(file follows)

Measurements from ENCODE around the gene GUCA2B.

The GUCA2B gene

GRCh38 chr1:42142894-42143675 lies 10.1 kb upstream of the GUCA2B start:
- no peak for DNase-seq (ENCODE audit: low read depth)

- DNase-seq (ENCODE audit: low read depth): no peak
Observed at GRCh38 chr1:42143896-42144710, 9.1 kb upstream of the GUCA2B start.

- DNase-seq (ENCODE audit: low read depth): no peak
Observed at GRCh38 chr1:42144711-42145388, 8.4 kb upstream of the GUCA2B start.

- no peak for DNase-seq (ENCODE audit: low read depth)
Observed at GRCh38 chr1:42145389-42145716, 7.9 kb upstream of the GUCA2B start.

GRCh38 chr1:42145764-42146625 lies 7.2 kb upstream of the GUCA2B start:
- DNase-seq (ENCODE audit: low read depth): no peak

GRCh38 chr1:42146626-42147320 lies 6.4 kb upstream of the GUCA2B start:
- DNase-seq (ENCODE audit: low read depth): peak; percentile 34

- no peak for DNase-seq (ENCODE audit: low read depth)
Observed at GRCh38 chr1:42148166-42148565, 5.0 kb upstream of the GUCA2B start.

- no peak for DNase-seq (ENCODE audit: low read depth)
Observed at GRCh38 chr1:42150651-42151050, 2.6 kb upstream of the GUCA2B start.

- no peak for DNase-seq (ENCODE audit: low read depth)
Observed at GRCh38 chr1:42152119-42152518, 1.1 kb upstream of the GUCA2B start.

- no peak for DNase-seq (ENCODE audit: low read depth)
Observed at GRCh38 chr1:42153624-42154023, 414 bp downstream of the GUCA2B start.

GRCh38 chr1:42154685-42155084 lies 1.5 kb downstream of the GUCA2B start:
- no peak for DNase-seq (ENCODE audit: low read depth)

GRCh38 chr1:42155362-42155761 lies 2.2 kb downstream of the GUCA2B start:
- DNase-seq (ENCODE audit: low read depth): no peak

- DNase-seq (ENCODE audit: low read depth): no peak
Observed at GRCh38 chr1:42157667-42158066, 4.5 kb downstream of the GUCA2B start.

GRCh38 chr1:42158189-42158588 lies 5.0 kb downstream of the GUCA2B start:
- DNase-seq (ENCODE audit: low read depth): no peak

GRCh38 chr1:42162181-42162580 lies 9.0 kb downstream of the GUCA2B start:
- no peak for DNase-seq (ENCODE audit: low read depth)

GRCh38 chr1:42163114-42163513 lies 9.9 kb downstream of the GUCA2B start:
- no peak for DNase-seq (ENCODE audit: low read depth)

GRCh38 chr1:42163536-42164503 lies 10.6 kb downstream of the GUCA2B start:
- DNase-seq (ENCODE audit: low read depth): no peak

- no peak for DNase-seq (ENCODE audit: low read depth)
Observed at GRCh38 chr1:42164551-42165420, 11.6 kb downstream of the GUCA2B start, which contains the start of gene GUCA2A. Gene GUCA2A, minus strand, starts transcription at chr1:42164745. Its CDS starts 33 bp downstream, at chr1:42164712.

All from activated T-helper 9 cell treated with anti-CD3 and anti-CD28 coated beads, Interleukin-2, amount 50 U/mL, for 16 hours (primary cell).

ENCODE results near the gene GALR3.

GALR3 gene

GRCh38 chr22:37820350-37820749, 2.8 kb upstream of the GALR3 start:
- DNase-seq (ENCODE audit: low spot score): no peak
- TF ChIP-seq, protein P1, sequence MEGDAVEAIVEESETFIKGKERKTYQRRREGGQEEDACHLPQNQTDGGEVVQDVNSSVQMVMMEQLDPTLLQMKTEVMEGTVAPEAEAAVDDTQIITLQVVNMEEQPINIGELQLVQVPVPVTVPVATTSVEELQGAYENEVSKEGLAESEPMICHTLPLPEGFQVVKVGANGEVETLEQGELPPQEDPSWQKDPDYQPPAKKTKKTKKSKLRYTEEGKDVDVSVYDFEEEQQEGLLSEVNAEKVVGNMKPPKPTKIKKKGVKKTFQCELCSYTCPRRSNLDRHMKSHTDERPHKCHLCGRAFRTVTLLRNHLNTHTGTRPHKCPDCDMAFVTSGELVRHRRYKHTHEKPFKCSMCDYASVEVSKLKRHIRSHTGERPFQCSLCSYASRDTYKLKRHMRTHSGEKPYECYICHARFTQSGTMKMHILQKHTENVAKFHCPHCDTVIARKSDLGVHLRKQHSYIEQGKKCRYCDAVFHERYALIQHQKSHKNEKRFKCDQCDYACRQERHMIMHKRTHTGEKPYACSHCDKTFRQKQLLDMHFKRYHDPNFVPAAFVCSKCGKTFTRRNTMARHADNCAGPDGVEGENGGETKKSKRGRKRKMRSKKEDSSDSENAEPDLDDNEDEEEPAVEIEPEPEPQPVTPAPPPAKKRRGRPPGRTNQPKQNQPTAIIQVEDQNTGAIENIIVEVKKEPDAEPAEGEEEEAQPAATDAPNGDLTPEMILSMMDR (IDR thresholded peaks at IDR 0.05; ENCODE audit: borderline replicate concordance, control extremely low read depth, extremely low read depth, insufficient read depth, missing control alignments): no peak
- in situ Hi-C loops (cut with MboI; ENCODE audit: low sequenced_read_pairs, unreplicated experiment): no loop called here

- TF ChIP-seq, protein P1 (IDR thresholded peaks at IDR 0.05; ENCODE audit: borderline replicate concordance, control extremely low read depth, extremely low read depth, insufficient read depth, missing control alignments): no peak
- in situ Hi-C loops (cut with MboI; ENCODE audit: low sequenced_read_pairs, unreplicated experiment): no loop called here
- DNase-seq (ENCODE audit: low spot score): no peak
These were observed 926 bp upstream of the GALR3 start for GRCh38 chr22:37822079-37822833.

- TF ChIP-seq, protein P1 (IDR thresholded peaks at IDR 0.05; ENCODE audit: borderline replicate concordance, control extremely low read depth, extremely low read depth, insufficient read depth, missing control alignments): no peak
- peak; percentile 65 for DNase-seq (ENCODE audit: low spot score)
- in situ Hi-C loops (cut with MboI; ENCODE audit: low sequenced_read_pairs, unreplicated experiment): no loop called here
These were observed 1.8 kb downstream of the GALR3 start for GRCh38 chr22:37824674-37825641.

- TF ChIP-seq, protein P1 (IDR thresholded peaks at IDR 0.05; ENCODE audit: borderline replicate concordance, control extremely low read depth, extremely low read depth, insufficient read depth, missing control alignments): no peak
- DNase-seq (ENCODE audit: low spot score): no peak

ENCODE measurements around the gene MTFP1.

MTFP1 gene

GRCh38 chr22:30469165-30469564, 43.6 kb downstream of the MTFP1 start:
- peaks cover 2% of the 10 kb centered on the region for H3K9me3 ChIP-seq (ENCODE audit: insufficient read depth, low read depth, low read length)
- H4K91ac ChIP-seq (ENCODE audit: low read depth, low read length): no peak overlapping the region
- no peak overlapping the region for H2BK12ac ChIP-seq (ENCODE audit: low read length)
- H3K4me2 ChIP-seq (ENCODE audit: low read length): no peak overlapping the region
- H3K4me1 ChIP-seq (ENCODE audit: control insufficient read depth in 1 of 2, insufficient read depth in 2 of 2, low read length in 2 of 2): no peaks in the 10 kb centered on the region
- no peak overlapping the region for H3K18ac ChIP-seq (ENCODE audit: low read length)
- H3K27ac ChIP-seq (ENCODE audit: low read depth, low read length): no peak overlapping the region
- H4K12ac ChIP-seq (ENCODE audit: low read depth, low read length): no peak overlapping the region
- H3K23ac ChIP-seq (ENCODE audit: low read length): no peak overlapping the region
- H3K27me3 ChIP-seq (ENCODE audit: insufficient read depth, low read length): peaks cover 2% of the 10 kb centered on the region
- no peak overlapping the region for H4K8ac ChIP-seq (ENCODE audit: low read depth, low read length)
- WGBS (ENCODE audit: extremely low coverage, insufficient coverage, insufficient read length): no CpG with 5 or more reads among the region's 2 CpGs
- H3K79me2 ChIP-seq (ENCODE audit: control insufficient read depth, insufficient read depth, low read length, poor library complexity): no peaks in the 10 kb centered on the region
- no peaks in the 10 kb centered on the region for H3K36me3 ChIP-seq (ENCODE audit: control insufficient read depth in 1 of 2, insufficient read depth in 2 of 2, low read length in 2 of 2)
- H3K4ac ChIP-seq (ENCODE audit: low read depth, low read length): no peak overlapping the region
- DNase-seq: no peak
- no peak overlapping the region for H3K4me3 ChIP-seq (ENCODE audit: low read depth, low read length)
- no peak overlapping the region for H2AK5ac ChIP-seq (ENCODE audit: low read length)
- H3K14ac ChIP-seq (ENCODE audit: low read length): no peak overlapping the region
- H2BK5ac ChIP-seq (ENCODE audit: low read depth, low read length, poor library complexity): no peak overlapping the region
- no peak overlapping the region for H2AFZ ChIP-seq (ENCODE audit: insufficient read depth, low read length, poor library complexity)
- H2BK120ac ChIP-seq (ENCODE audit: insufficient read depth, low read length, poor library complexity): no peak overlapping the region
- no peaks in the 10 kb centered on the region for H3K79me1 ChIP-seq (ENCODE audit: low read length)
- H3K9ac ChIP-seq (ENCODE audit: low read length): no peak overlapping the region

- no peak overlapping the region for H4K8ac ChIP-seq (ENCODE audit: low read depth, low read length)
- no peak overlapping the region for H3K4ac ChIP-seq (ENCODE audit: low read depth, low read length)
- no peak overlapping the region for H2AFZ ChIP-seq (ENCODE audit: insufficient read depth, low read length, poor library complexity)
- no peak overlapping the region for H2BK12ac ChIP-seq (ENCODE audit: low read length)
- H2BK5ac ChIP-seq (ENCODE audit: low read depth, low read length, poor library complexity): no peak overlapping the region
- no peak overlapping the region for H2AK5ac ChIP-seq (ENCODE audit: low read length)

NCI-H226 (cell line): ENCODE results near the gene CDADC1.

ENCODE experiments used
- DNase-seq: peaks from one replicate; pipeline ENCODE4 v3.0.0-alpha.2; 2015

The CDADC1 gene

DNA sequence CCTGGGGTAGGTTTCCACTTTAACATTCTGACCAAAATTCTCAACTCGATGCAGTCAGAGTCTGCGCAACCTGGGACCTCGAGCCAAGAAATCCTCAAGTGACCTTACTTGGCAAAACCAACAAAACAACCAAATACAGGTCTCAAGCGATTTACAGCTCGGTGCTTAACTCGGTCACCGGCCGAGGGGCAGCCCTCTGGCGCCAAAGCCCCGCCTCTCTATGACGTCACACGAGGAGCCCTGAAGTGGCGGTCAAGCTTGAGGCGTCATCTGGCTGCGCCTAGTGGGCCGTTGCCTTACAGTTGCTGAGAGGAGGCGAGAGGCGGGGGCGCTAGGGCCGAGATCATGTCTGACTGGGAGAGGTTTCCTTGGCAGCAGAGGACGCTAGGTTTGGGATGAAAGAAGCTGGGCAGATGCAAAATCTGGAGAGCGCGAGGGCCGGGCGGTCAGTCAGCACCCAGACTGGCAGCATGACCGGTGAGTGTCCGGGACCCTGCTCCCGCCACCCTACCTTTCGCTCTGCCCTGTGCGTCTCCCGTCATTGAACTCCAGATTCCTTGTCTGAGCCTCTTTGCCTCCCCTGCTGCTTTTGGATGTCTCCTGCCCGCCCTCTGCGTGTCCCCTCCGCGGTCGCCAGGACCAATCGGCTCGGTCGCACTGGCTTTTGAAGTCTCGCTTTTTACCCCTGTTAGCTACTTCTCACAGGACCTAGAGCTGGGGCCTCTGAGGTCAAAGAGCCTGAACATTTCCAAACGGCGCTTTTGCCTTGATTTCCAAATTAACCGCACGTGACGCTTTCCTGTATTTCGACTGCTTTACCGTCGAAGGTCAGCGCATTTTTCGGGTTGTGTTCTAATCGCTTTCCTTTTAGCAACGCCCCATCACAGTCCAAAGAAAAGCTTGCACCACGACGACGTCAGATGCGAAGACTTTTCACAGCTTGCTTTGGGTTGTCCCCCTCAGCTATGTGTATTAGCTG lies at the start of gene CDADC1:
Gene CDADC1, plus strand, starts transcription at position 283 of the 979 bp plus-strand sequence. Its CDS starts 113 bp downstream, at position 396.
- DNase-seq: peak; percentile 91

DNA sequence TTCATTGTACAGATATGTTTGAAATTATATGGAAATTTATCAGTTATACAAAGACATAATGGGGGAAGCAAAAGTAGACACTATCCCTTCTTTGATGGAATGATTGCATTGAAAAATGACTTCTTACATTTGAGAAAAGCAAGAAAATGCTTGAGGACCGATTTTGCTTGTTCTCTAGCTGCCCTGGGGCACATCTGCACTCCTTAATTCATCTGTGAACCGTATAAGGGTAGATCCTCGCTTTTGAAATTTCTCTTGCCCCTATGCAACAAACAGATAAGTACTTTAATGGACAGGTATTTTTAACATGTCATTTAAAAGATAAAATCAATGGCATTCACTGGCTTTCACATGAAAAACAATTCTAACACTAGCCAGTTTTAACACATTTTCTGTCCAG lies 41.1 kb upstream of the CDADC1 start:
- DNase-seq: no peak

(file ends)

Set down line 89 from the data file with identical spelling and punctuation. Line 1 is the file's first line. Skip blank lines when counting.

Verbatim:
NCI-H226 (cell line): ENCODE results near the gene CDADC1.